Pointing to the possibility of the issue arising in future mass shootings, an appeals court Wednesday asked the Florida Supreme Court to resolve questions about how much money a state agency can be required to pay because of allegations it was negligent in the deaths of four children.
The request by a panel of the 4th District Court of Appeal came in a case involving the Florida Department of Children and Families after Palm Beach County resident Patrick Dell in 2010 fatally shot four of his stepchildren and injured one. Dell also killed his wife, Natasha, and fatally shot himself.
The fathers of the children filed lawsuits alleging negligence by the Department of Children and Families, which had investigated an incident in 2009 in which Patrick Dell was alleged to have threatened his wife with a knife and made threats to the entire family, the appeals court said Wednesday.
The request to the Supreme Court --- known as certifying a question of “great public importance” to the Supreme Court --- involves what the Department of Children and Families’ potential liability could be under the state’s sovereign-immunity law, which is designed to shield government agencies from large judgments.
The sovereign-immunity law that applies to the Dell shootings limited to $200,000 the amount of liability for all claims or judgments “arising out of the same incident or occurrence.” But the question facing the appeals court was whether that $200,000 limit should apply as an overall total to the claims against DCF or whether each claim should be capped at $200,000.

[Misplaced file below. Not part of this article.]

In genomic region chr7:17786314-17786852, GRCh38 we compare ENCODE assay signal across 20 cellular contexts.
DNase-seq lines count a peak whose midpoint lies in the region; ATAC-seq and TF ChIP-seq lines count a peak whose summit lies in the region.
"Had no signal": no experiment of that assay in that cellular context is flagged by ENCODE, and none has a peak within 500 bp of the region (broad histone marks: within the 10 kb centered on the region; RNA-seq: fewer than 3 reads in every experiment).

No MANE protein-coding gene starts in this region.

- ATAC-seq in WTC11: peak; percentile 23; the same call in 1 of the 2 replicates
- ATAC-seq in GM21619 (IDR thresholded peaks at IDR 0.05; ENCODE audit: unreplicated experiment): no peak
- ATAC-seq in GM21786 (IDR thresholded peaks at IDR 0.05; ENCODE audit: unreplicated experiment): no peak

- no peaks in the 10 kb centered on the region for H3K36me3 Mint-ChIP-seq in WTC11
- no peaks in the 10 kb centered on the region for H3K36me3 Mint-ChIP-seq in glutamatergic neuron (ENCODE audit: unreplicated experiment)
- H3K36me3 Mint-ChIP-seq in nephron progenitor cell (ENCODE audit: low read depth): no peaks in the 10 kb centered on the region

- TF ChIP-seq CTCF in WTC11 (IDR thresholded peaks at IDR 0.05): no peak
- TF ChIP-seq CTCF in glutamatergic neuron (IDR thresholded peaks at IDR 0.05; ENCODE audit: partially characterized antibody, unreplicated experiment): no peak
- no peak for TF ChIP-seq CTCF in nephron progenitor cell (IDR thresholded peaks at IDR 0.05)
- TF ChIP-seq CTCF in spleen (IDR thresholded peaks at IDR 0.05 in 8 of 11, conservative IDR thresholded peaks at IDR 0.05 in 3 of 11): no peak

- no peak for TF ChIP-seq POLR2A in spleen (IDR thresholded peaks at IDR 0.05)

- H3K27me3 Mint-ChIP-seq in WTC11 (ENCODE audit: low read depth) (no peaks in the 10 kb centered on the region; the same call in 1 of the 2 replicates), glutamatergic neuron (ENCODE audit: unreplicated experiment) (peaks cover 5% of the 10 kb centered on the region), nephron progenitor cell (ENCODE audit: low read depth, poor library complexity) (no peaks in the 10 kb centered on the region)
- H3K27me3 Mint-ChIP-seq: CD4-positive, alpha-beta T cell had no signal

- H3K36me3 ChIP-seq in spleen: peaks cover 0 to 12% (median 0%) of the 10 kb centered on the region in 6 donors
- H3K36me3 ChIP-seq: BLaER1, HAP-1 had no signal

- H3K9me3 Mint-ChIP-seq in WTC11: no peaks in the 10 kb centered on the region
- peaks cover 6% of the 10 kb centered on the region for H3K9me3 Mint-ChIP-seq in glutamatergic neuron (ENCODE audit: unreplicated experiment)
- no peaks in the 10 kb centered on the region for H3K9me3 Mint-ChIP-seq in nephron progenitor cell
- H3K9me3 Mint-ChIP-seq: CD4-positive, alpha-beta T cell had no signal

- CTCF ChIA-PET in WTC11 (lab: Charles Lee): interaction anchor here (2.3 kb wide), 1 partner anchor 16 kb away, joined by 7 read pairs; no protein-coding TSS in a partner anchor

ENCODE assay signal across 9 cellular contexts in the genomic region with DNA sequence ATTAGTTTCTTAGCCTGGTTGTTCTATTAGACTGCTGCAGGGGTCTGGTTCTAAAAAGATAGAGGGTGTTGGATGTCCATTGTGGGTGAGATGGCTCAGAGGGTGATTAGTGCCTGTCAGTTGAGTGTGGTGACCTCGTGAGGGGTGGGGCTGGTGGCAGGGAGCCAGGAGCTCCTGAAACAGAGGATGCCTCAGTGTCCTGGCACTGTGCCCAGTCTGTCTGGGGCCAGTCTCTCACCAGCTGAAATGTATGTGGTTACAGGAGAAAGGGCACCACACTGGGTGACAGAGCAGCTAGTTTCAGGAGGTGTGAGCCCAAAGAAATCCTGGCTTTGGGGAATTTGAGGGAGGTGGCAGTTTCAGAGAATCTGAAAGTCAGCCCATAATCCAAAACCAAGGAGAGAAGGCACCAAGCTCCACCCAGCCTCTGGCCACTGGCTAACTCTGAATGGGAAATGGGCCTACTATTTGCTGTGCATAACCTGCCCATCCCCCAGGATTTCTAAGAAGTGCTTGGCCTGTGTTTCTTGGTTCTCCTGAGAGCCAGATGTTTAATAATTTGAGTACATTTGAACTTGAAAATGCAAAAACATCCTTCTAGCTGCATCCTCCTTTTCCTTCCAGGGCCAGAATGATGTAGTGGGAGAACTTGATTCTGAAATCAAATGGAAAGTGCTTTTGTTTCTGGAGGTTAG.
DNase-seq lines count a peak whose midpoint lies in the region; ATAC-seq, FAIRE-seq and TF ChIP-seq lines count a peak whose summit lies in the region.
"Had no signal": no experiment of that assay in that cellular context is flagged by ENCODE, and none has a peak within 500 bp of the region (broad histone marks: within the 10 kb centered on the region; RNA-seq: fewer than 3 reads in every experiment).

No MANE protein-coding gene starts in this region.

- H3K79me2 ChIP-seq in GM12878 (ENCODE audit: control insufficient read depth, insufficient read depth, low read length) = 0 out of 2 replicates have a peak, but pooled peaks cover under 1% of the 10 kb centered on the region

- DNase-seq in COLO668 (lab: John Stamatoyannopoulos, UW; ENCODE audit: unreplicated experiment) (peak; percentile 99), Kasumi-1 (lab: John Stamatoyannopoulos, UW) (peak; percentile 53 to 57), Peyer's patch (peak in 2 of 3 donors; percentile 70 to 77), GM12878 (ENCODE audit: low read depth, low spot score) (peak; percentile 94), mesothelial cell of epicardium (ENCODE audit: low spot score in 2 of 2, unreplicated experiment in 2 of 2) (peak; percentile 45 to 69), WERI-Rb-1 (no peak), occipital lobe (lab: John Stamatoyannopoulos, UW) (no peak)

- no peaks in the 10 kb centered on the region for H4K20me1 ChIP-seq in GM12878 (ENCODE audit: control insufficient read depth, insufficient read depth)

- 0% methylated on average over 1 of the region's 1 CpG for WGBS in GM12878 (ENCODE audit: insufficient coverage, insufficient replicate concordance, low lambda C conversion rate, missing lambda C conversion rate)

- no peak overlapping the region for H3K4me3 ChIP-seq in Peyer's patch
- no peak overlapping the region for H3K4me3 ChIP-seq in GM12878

A Palm Beach County circuit judge rules that each claim would be eligible for as much as $200,000, but the appeals court in October overturned that decision.
“The current case involves a single claim of negligence against the department in the failure to properly investigate the family and the stepfather before closing its file,” the October appeals-court ruling said. “Thus, each estate’s claim and the claim of the injured child arise from the same incident of negligence of the department. Therefore, the $200,000 cap per incident or occurrence applies to limit recovery for all claims.”
But on Wednesday, the same court certified the issue to the Supreme Court, saying “this issue may continue to arise in the context of mass shootings and other mass injury events.”
“Unfortunately, our state has experienced a number of high-profile mass shootings in the past several years, some of which have led to negligence complaints against state agencies,” the court said.
It also said the October ruling “narrowly construed” state law to limit the overall amount to $200,000. “However, we acknowledge that a broader reading of the statute could allow a per injury limitation,” the court said.